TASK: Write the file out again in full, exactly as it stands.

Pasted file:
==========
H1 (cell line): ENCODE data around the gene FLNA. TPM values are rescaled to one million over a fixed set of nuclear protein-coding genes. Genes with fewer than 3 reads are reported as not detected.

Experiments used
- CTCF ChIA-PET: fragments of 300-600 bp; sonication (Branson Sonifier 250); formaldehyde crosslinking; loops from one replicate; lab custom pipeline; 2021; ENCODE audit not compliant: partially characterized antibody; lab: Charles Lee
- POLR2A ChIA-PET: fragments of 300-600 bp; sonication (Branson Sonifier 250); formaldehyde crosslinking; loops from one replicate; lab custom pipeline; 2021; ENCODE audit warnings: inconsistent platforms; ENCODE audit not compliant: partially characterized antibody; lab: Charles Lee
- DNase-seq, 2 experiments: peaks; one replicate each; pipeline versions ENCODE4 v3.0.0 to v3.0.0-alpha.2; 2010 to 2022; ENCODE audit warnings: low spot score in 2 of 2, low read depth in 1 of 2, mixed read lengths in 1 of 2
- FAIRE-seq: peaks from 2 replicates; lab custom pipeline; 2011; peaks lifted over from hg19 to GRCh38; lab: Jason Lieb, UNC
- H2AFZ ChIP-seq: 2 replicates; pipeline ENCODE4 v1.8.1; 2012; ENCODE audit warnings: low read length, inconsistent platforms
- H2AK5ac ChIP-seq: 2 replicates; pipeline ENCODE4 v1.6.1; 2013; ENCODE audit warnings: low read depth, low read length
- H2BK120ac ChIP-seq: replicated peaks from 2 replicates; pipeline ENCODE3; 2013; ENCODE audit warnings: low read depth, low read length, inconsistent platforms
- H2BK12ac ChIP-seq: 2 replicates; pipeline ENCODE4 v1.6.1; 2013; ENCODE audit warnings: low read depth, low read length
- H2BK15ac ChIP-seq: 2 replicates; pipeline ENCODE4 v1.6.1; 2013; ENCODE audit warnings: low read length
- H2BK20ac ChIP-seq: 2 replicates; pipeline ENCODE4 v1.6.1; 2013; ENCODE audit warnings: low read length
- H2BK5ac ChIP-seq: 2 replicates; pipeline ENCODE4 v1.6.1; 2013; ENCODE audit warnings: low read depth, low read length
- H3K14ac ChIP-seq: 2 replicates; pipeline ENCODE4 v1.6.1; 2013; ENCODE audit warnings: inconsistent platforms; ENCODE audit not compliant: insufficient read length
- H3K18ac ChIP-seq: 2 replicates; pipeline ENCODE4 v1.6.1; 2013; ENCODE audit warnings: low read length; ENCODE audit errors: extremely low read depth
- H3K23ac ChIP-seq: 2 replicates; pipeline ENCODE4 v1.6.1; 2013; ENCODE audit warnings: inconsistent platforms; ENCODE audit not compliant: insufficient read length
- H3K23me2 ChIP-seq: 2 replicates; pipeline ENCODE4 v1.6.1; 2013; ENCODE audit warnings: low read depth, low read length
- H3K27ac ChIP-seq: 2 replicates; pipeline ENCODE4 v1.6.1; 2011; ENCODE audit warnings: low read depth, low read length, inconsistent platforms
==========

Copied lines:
H1 (cell line): ENCODE data around the gene FLNA. TPM values are rescaled to one million over a fixed set of nuclear protein-coding genes. Genes with fewer than 3 reads are reported as not detected.

Experiments used
- CTCF ChIA-PET: fragments of 300-600 bp; sonication (Branson Sonifier 250); formaldehyde crosslinking; loops from one replicate; lab custom pipeline; 2021; ENCODE audit not compliant: partially characterized antibody; lab: Charles Lee
- POLR2A ChIA-PET: fragments of 300-600 bp; sonication (Branson Sonifier 250); formaldehyde crosslinking; loops from one replicate; lab custom pipeline; 2021; ENCODE audit warnings: inconsistent platforms; ENCODE audit not compliant: partially characterized antibody; lab: Charles Lee
- DNase-seq, 2 experiments: peaks; one replicate each; pipeline versions ENCODE4 v3.0.0 to v3.0.0-alpha.2; 2010 to 2022; ENCODE audit warnings: low spot score in 2 of 2, low read depth in 1 of 2, mixed read lengths in 1 of 2
- FAIRE-seq: peaks from 2 replicates; lab custom pipeline; 2011; peaks lifted over from hg19 to GRCh38; lab: Jason Lieb, UNC
- H2AFZ ChIP-seq: 2 replicates; pipeline ENCODE4 v1.8.1; 2012; ENCODE audit warnings: low read length, inconsistent platforms
- H2AK5ac ChIP-seq: 2 replicates; pipeline ENCODE4 v1.6.1; 2013; ENCODE audit warnings: low read depth, low read length
- H2BK120ac ChIP-seq: replicated peaks from 2 replicates; pipeline ENCODE3; 2013; ENCODE audit warnings: low read depth, low read length, inconsistent platforms
- H2BK12ac ChIP-seq: 2 replicates; pipeline ENCODE4 v1.6.1; 2013; ENCODE audit warnings: low read depth, low read length
- H2BK15ac ChIP-seq: 2 replicates; pipeline ENCODE4 v1.6.1; 2013; ENCODE audit warnings: low read length
- H2BK20ac ChIP-seq: 2 replicates; pipeline ENCODE4 v1.6.1; 2013; ENCODE audit warnings: low read length
- H2BK5ac ChIP-seq: 2 replicates; pipeline ENCODE4 v1.6.1; 2013; ENCODE audit warnings: low read depth, low read length
- H3K14ac ChIP-seq: 2 replicates; pipeline ENCODE4 v1.6.1; 2013; ENCODE audit warnings: inconsistent platforms; ENCODE audit not compliant: insufficient read length
- H3K18ac ChIP-seq: 2 replicates; pipeline ENCODE4 v1.6.1; 2013; ENCODE audit warnings: low read length; ENCODE audit errors: extremely low read depth
- H3K23ac ChIP-seq: 2 replicates; pipeline ENCODE4 v1.6.1; 2013; ENCODE audit warnings: inconsistent platforms; ENCODE audit not compliant: insufficient read length
- H3K23me2 ChIP-seq: 2 replicates; pipeline ENCODE4 v1.6.1; 2013; ENCODE audit warnings: low read depth, low read length
- H3K27ac ChIP-seq: 2 replicates; pipeline ENCODE4 v1.6.1; 2011; ENCODE audit warnings: low read depth, low read length, inconsistent platforms